Proposals to reclassify Internet access as a Title II service threaten to remove incentives to invest in broadband growth and improvement, companies say


WASHINGTON, D.C. (September 9, 2014) – In a letter sent today, a diverse group of technology manufacturers and suppliers of high-tech equipment warn U.S. Commerce Secretary Penny Pritzker that classifying the Internet as a public utility would have harmful implications for the Internet and the broader national economy. 

The companies say that investment in broadband networks and equipment has flourished under the current light regulatory approach.  Infrastructure equipment spending by businesses is expected to grow from $38.6 billion in 2013 to $42.9 billion in 2017.  The companies make the case that this investment in the American economy will be jeopardized if Internet access is classified as a public utility under Title II, a move they write would “threaten demand for Internet infrastructure, reduce incentives for investment, hinder innovation and jeopardize this success.”

The 33 companies go on to state, “A sudden shift from the existing light-touch approach – which has been an unqualified success and the basis for billions of dollars in investments – to the prescriptive regime of Title II would be extremely disruptive to the broadband marketplace.  Resources that would normally be spent on building and improving infrastructure would instead be spent complying with burdensome regulatory obligations, and uncertainty regarding future profitability would deter additional private investments.  If investment in broadband services declines, it will set off a domino effect of decreased investment and innovation…”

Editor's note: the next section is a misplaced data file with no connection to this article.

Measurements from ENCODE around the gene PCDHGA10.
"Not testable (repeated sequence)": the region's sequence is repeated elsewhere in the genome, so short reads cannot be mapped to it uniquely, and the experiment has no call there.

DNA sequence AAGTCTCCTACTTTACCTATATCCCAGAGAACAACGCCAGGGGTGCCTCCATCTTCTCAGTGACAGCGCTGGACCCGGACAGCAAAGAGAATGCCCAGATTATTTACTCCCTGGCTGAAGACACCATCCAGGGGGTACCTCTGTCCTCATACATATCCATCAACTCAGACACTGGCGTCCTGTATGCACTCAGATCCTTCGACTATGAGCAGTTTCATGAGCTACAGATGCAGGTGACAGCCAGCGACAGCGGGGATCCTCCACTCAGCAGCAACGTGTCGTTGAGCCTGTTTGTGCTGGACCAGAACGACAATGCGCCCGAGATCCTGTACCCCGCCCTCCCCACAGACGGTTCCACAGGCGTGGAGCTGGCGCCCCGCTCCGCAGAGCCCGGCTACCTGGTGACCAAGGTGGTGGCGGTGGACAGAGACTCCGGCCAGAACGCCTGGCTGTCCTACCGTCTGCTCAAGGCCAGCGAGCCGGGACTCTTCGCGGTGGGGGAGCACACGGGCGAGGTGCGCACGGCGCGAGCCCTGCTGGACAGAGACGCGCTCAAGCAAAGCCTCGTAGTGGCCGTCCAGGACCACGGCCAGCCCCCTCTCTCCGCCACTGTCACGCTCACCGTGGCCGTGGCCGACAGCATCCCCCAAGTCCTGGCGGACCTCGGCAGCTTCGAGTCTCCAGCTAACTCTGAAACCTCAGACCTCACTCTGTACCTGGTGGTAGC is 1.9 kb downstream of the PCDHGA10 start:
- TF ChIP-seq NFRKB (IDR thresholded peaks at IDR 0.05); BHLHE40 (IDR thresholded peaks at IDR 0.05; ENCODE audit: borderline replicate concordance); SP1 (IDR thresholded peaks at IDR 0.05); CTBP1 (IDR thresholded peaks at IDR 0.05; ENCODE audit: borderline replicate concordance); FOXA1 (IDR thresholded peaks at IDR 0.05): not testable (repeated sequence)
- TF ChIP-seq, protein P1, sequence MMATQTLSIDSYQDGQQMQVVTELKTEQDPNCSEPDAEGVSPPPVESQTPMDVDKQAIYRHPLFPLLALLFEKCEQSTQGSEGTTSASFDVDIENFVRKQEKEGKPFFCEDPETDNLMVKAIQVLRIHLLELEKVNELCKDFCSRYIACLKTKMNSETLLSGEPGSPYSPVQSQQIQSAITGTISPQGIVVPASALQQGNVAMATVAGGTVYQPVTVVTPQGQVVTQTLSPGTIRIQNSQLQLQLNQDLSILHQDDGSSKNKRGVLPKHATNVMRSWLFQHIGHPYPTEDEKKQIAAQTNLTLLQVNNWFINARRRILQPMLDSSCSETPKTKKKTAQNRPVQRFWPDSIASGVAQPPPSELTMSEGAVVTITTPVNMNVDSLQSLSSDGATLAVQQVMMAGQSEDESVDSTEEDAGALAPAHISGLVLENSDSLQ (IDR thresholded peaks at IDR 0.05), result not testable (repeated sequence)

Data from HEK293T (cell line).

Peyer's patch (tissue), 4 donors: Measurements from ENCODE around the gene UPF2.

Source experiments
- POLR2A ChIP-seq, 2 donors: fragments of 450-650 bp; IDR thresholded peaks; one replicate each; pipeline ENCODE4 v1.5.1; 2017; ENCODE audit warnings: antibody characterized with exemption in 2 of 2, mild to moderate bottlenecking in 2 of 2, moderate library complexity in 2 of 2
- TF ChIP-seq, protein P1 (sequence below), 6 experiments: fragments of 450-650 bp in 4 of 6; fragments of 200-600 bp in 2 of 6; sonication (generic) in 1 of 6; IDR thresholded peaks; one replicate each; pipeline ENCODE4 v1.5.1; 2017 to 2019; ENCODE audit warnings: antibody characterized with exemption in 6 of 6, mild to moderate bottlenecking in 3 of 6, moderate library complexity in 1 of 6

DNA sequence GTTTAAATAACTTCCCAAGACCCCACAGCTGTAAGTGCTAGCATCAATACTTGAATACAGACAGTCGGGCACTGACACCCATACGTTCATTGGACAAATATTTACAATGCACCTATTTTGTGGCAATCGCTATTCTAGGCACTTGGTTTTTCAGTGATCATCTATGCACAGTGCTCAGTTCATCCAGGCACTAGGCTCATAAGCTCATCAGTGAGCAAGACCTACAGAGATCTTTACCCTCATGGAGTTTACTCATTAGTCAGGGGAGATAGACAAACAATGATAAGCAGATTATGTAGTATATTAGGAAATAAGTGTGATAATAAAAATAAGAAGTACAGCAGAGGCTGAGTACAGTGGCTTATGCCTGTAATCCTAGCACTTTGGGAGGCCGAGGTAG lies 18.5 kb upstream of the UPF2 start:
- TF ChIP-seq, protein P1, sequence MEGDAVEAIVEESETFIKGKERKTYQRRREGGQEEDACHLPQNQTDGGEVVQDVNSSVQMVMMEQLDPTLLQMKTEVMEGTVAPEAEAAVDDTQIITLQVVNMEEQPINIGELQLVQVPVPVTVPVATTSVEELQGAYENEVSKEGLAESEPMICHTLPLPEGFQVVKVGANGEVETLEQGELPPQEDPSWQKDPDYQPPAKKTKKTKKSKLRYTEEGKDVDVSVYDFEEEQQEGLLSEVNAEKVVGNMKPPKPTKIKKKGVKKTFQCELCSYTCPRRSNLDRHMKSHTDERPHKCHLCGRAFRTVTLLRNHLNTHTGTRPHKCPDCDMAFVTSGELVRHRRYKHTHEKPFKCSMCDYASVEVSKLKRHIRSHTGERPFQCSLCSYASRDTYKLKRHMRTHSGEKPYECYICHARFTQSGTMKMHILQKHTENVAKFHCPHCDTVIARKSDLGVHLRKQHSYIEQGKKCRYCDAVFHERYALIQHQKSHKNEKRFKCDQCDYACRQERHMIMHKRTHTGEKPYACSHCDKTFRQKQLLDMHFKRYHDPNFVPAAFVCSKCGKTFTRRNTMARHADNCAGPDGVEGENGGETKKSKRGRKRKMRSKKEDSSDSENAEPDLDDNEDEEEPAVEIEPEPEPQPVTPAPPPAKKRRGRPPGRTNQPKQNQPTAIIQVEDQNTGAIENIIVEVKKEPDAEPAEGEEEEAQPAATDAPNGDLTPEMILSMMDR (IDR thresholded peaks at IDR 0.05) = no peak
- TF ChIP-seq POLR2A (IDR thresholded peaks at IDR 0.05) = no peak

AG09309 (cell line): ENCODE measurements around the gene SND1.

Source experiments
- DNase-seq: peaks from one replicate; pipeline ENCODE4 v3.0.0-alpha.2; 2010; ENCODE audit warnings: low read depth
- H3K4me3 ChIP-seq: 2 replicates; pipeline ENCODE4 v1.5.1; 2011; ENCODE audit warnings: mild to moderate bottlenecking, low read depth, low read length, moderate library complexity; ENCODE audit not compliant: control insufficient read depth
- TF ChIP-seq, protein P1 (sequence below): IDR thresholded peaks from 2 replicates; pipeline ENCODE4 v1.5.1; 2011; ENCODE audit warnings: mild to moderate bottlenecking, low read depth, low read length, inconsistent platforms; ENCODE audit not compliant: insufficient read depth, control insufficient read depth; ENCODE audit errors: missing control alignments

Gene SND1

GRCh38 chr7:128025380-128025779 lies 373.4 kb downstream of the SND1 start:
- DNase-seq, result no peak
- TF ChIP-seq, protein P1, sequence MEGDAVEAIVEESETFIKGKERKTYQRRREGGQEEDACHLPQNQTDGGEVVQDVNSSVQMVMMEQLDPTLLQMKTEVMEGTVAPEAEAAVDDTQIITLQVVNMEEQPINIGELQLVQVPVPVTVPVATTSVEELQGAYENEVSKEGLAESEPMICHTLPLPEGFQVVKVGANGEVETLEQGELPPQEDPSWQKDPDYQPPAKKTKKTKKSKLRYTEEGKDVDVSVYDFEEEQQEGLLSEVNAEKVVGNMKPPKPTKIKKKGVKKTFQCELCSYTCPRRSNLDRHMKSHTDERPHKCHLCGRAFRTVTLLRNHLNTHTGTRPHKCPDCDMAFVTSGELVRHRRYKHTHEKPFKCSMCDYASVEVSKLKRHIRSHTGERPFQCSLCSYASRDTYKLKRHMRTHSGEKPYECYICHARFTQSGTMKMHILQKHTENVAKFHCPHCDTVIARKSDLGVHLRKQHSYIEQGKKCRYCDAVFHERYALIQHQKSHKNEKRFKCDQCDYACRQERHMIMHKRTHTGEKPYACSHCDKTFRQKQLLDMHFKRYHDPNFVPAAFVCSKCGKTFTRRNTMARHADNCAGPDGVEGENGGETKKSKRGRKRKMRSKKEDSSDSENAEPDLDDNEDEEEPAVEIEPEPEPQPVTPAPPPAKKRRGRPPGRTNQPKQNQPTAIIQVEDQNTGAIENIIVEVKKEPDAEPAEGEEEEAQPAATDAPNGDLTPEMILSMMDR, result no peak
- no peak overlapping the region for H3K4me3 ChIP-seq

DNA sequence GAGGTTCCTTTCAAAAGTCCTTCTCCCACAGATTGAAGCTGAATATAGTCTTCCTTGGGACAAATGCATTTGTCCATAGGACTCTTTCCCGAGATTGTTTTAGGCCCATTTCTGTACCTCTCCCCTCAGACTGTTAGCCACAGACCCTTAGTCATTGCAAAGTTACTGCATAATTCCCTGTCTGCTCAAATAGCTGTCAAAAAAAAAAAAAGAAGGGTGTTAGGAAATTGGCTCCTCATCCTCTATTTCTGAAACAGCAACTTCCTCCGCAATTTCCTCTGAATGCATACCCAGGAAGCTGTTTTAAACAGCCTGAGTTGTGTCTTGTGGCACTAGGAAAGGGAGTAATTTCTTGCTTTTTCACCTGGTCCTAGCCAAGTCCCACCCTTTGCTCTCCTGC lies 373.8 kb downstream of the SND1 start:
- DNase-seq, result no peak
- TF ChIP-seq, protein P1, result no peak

The letter also says that if the FCC goes forward with new regulations, it should exercise legal authority under Section 706 rather than Title II.

The FCC “has previously declined past invitations to regulate broadband Internet service as a Title II service, wisely recognizing the essential role that flexibility and innovation would play in the success of the Internet economy,” the companies say. 

Tom Stanton, chairman and CEO of ADTRAN – one of the companies that signed the letter – added: "The Internet has been an American success story, profoundly increasing domestic job growth, productivity, and economic prosperity. We supported the FCC's original proposal, because it recognized the difficulties in applying rules that were created decades ago before the Internet even existed.  Our company signed this letter, along with 30 other like-minded companies, urging the Administration to adopt policies that will incentivize investment in broadband infrastructure."

Robert J. Stanzione, chairman and CEO of ARRIS said: "ARRIS agrees with the more than 30 equipment manufacturers and suppliers that urged the United States Department of Commerce to oppose proposals to regulate broadband Internet services under Title II of the Communications Act of 1934. Such regulation is overly prescriptive and threatens continued innovation and investment in the broadband sector. It also would jeopardize jobs in the high-tech manufacturing industry (which created more than 600,000 jobs in the past four years) and ultimately harm the economy."

Signatories of the letter, which are all members of either the Telecommunications Industry Association (TIA), the National Cable and Telecommunications Association (NCTA), or both, include:

  • ACS Solutions
  • ADTRAN
  • ActiveVideo Networks
  • Alcatel-Lucent
  • Alticast
  • ARRIS
  • BlackArrow
  • Blonder Tongue
  • Broadcom
  • Cisco
  • Commscope
  • Concurrent Computer
  • Drake
  • dLink
  • Ericsson
  • Gainspeed, Inc.
  • Harmonic
  • IBM
  • ILS Technologies
  • Intel
  • NetCracker Technology
  • NSN
  • Pace
  • Panasonic Corporation of North America
  • Penthera Partners
  • RGB
  • Rovi
  • Sandvine
  • Sumitomo Electric Lightwave
  • Synacor
  • This Technology
  • Universal Remote Control
  • Walker & Associates